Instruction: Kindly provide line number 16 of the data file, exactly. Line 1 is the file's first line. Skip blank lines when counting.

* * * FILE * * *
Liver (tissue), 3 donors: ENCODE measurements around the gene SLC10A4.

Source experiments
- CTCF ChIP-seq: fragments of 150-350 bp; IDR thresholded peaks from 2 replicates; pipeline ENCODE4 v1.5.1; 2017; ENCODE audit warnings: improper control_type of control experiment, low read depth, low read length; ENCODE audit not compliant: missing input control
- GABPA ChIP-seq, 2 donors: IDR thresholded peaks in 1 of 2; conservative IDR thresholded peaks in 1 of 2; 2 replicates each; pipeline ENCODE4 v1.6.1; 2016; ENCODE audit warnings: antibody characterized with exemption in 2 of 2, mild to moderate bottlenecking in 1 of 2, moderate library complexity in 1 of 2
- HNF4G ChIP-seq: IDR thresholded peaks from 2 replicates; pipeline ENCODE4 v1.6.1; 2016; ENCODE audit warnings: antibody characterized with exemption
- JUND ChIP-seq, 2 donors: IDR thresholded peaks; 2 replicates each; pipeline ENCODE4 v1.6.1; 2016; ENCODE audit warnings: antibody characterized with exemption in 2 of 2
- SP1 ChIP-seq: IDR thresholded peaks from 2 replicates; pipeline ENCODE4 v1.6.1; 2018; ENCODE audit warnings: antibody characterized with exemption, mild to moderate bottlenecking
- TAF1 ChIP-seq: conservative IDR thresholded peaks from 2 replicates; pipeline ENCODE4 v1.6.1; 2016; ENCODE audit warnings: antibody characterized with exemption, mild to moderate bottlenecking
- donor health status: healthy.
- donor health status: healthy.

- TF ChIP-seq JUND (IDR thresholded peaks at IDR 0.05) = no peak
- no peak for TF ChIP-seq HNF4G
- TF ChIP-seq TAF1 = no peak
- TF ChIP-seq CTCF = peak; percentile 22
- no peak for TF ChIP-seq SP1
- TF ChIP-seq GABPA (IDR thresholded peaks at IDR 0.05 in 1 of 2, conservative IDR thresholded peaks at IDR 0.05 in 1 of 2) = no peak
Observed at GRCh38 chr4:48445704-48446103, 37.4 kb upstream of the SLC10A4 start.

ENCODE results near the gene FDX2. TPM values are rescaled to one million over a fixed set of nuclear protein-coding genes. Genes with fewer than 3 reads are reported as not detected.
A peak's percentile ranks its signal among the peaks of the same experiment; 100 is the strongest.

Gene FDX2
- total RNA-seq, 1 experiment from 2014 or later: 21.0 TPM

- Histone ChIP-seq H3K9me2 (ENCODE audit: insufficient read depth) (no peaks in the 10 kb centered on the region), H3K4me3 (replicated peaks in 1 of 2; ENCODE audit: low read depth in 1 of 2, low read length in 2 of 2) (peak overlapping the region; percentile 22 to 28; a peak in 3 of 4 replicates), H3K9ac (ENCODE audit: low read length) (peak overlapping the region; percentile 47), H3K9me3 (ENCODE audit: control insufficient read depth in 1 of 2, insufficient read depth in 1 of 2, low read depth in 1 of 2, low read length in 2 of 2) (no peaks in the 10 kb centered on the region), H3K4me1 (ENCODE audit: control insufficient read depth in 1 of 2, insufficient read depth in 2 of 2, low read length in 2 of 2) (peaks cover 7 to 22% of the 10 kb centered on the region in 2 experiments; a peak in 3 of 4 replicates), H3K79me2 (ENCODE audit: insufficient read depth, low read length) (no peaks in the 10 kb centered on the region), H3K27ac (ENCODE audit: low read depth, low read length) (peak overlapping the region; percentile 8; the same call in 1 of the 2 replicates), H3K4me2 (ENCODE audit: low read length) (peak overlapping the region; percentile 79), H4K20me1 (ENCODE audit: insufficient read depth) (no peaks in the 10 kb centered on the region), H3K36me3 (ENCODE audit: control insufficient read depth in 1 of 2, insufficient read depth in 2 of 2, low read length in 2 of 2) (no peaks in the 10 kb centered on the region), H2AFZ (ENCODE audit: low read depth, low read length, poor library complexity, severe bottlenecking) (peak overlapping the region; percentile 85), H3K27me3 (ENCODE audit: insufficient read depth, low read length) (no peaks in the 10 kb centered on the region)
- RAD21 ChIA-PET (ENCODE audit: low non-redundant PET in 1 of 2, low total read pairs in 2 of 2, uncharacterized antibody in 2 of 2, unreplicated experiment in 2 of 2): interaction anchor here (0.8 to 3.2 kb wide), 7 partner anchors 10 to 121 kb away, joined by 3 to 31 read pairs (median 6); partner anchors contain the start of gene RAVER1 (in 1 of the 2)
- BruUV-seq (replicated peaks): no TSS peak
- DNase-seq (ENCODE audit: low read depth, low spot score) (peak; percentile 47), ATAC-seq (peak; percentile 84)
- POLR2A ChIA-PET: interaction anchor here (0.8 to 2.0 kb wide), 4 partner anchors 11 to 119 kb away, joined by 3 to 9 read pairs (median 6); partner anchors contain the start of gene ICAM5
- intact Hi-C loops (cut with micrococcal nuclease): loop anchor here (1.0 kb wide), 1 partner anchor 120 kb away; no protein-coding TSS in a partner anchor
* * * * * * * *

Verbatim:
- TF ChIP-seq GABPA (IDR thresholded peaks at IDR 0.05 in 1 of 2, conservative IDR thresholded peaks at IDR 0.05 in 1 of 2) = no peak